Here’s another example of how blogging builds those important one-on-one relationships. I used my blog to profile one of my my favorite book authors, SARK. SARK is a best-selling author and very smart businesswoman with an internationational following who has written 15 books about creativity. Because I followed her career and kept profiling new books as they came out, SARK put a permanent link on her blog back to my blog. Her site has been a major source of traffic to mine.
So a Blog is s great way to make mutually-beneficial relationships with individuals.
The other powerful thing about blogging is that it is a tool for building your community, your team – this could mean a community of customers, clients, or collaborators. I personally think the most powerful and effective community you create is the one you build around whatever you are passionate about. Because the internet cannot provide leadership, only real people can do that. When you take on the role of leading and connecting with others who share your interests, you raise your visibility, you raise your credibility, just as importantly you create relationships that sustain you as a business owner for the long haul.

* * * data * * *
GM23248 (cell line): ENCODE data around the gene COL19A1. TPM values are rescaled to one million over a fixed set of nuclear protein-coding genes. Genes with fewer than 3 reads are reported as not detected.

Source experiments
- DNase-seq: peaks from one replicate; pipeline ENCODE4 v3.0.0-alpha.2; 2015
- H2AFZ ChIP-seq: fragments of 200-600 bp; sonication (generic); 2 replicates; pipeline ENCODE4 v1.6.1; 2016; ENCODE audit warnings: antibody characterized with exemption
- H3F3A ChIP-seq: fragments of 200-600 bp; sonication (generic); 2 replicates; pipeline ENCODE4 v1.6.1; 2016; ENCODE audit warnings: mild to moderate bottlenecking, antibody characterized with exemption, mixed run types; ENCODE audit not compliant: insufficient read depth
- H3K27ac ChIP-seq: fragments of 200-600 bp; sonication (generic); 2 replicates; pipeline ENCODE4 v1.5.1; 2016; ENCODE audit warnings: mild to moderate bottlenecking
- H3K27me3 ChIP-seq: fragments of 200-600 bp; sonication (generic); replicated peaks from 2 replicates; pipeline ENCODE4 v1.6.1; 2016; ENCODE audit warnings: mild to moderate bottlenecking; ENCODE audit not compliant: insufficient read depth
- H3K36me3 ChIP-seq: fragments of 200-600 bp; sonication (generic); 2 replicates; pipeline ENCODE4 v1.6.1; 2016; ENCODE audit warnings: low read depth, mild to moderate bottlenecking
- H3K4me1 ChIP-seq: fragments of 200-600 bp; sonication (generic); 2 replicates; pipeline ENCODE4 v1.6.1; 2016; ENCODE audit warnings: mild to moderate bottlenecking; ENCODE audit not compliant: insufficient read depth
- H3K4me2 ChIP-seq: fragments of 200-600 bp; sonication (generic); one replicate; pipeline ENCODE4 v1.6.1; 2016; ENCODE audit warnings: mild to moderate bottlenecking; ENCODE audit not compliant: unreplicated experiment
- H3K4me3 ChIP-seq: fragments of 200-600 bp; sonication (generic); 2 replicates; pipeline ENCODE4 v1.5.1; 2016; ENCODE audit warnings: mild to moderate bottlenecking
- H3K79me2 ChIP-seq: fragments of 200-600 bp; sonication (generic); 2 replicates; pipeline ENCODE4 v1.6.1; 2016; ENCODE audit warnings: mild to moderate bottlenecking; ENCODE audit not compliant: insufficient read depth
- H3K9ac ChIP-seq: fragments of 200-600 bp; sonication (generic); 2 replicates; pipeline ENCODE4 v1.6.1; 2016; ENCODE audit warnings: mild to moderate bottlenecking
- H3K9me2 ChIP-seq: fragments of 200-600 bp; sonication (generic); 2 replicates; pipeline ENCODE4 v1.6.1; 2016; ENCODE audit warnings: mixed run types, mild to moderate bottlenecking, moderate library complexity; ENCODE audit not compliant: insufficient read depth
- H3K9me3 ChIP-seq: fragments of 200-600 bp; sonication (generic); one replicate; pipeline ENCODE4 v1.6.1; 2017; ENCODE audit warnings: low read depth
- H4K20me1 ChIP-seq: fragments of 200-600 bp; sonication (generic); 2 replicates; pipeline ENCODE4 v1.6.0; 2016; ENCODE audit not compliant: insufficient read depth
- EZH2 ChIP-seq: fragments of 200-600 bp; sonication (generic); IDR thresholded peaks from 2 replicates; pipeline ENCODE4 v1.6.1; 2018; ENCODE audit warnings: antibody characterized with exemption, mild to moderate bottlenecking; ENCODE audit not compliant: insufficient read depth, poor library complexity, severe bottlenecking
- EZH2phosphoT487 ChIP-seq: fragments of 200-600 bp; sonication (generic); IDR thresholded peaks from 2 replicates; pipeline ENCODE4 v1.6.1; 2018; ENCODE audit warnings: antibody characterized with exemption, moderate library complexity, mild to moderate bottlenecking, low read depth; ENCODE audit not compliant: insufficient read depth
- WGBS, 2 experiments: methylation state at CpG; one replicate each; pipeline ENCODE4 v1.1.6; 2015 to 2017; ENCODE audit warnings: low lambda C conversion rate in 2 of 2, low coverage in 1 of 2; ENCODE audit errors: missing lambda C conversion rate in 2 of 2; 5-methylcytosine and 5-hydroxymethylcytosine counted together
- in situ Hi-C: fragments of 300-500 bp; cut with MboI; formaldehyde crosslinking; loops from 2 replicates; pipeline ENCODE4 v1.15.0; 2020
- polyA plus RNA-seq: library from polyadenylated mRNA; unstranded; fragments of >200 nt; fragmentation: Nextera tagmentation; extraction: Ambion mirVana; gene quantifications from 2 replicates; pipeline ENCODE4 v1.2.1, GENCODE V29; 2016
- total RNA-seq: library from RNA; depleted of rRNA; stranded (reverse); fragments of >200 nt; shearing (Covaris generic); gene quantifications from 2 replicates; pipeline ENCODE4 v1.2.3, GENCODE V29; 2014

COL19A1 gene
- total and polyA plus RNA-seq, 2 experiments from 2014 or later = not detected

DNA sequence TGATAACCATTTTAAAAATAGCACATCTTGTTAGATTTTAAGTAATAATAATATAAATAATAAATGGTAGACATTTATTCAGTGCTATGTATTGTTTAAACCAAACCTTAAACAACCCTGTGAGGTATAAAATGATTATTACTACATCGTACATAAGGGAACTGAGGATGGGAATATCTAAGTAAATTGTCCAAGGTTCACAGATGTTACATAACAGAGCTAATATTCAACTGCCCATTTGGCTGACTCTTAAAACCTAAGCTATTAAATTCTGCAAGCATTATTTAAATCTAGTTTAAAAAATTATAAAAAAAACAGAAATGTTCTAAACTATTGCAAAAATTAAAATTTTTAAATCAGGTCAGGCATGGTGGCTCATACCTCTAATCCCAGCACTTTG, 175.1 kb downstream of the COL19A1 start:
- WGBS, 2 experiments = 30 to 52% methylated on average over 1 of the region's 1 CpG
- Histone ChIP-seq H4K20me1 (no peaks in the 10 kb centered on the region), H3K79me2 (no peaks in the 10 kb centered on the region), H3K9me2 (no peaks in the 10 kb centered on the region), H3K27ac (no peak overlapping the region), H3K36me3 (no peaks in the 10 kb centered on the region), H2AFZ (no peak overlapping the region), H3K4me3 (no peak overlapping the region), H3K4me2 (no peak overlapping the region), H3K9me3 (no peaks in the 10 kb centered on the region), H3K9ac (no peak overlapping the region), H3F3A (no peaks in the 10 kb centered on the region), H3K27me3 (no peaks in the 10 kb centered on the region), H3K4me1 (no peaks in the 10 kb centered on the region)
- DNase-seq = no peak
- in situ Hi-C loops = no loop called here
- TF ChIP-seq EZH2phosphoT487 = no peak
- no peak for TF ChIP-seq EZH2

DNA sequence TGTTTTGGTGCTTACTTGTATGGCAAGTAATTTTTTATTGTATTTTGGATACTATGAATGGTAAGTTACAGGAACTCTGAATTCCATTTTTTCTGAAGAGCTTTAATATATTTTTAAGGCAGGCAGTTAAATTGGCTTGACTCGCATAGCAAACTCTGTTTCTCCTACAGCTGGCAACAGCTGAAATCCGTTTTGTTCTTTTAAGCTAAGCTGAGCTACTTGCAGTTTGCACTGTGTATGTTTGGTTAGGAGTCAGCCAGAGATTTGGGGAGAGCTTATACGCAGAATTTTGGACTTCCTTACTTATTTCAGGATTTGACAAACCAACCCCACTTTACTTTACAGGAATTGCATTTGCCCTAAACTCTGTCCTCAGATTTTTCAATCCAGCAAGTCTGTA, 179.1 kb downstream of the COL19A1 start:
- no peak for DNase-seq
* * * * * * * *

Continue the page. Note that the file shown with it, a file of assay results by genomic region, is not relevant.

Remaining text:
One way I used my blog to build community is by organizing the Brooklyn Blogade, which is a regular gathering of Brooklyn Bloggers. I recruit bloggers to host get togethers in all the neighborhoods of Brooklyn. I also am one of the main organizers for a larger annual gathering of Brooklyn Bloggers and readers called The Brooklyn Blogfest. I got to work closely with about a dozen other bloggers for five months on planning this huge event.
The outcome was great: this year, there were hundreds of people at the event – politicians, all kinds of journalists, businesspeople, authors, community leaders. We had a fun after party at an arts space in DUMBO.
The benefits for me as an entrepreneur were twofold: (1) I got to demonstrate my skills as a team-builder, a facilitator, a community-builder. (2) I got to make and deepen relationships with a group of people who have in turn helped coach and guide me in my life as an entrepreneur. Just last week, I pulled members of the Blogfest planning committee together to help me brainstorm some ways to move forward as an entrepreneur. Some of these are connections that I know I will have for life.
Here’s what I’m hoping you remember from these last few minutes:
1. To sustain ourselves as entrepreneurs, we need to build meaningful relationships. We need to create community for ourselves.
2. A blog is a terrific tool for building relationships, and building community in a way that will raise your visibility and credibility, in a way that will sustain your passion and vision in the work that you do.
You know the saying "It takes a village to raise a child?" The same goes for us as
entrepreneurs. We need each other to keep going, to keep being inspired.